Defense Officials: Forget lasers, we're sticking with Iron Dome

Defense delegation to the US not impressed by the Skyguard.

kassam incredible 298.88 (photo credit: AP)
kassam incredible 298.88
(photo credit: AP)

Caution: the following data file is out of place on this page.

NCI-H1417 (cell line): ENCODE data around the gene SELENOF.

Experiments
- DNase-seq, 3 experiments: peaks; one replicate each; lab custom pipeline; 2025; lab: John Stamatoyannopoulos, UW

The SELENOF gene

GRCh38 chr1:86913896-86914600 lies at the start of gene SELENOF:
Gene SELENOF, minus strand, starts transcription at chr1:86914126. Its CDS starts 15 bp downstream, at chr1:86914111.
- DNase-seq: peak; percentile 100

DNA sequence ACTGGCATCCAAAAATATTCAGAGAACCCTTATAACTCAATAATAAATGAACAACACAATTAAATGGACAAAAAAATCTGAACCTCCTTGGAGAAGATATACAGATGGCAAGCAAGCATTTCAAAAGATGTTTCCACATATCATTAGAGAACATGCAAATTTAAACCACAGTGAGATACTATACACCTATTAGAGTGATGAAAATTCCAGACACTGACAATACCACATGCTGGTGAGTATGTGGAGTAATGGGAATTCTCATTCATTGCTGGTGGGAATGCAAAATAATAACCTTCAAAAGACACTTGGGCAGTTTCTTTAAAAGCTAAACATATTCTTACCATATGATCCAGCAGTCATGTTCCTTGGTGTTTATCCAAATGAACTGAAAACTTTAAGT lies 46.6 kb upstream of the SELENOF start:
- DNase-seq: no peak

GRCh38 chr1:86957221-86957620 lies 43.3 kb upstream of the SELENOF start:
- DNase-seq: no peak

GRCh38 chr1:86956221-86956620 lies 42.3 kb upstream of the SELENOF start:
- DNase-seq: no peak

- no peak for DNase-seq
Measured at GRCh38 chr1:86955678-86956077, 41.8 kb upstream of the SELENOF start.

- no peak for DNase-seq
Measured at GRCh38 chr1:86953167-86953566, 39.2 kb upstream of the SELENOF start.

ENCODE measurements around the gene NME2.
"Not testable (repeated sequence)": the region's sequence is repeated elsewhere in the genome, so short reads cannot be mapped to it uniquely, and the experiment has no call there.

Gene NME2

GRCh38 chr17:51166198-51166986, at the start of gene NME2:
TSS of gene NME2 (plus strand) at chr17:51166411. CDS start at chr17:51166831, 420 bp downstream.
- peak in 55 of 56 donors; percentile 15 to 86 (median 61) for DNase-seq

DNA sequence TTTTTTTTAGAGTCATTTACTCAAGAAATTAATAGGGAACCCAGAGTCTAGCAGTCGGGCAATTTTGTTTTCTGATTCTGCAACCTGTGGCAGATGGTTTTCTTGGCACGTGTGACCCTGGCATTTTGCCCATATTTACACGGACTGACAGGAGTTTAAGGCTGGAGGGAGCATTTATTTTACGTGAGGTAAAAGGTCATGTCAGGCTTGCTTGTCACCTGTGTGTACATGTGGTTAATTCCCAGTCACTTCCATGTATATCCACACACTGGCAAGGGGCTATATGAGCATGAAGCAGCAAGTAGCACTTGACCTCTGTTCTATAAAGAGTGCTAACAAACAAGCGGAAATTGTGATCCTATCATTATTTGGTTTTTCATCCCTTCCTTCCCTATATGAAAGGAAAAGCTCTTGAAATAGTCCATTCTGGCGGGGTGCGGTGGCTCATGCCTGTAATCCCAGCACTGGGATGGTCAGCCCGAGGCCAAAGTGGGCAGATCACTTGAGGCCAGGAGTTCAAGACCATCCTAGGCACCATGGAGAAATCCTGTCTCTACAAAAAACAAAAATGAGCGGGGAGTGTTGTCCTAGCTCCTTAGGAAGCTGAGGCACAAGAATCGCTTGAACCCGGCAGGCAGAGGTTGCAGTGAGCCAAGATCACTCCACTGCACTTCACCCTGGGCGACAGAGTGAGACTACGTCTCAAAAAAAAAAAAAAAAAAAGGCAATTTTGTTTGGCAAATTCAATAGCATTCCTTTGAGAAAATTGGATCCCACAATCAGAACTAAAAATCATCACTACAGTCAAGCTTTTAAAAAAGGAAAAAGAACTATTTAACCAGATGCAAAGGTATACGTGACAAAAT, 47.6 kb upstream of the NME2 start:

The Defense Ministry stands behind its decision to develop the Iron Dome missile defense system and appears to not plan to purchase the Skyguard laser system under development by Northrop Grumman in the United States, senior defense officials said Thursday. On Thursday night, Defense Ministry Dir.-Gen. Pinchas Buhris returned to Israel from a five-day trip to the US, during which he was in Washington, D.C. for talks at the Pentagon and paid a visit to White Sands, New Mexico to see the Nautilus laser system deployed there and be briefed on its upgraded version, Skyguard. Defense officials told The Jerusalem Post on Thursday that, while a final decision had yet to be made, the defense delegation to the US was not impressed by the Skyguard and walked away convinced that it had made the correct decision when choosing Rafael's Iron Dome last year as Israel's anti-Kassam defense system. In White Sands, Buhris watched a test of the system which included the firing of 36 rockets, eight of which were intercepted. Defense officials said that this was further proof that the system was not feasible. Buhris was accompanied on his visit to White Sands by Dr. Yaakov Nagel, deputy chief scientist in MAFAT- the Defense Ministry's Research and Development Authority - and the chairman of the 30-man committee that chose the Iron Dome. During his trip, Buhris also met with Pentagon officials to discuss the possibility that Israel will receive the F-22 fifth-generation stealth fighter jet, which until now has been banned for sale outside the US. Buhris was also expected to sign a bilateral agreement with the Pentagon that would allow the Israel Air Force to receive the complete designs of the Joint Strike Fighter (JSF), also known as the F-35, the stealth fighter jet that Israel is scheduled to begin receiving in 2013. The agreement was supposed to regulate the way the information is transferred to Israel as well as the IAF's obligations when it comes to safeguarding the information, which is deemed critical for the IDF when choosing which JSF configuration it will choose to procure.